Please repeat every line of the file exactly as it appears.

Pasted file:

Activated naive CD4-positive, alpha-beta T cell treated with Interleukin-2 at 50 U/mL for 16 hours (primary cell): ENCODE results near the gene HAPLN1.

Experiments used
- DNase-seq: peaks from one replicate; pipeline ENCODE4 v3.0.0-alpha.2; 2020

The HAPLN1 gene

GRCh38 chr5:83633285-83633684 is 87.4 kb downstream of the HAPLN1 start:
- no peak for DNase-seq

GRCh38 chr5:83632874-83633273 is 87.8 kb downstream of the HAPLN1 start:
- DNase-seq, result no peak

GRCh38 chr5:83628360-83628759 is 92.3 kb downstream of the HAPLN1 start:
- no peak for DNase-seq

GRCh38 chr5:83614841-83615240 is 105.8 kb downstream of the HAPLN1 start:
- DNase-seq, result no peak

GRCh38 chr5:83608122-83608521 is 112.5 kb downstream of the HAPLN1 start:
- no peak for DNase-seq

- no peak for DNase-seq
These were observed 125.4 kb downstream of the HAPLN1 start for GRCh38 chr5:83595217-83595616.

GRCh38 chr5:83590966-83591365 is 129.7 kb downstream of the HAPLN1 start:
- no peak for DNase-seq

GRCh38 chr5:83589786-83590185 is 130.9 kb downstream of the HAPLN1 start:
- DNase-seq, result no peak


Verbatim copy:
Activated naive CD4-positive, alpha-beta T cell treated with Interleukin-2 at 50 U/mL for 16 hours (primary cell): ENCODE results near the gene HAPLN1.

Experiments used
- DNase-seq: peaks from one replicate; pipeline ENCODE4 v3.0.0-alpha.2; 2020

The HAPLN1 gene

GRCh38 chr5:83633285-83633684 is 87.4 kb downstream of the HAPLN1 start:
- no peak for DNase-seq

GRCh38 chr5:83632874-83633273 is 87.8 kb downstream of the HAPLN1 start:
- DNase-seq, result no peak

GRCh38 chr5:83628360-83628759 is 92.3 kb downstream of the HAPLN1 start:
- no peak for DNase-seq

GRCh38 chr5:83614841-83615240 is 105.8 kb downstream of the HAPLN1 start:
- DNase-seq, result no peak

GRCh38 chr5:83608122-83608521 is 112.5 kb downstream of the HAPLN1 start:
- no peak for DNase-seq

- no peak for DNase-seq
These were observed 125.4 kb downstream of the HAPLN1 start for GRCh38 chr5:83595217-83595616.

GRCh38 chr5:83590966-83591365 is 129.7 kb downstream of the HAPLN1 start:
- no peak for DNase-seq

GRCh38 chr5:83589786-83590185 is 130.9 kb downstream of the HAPLN1 start:
- DNase-seq, result no peak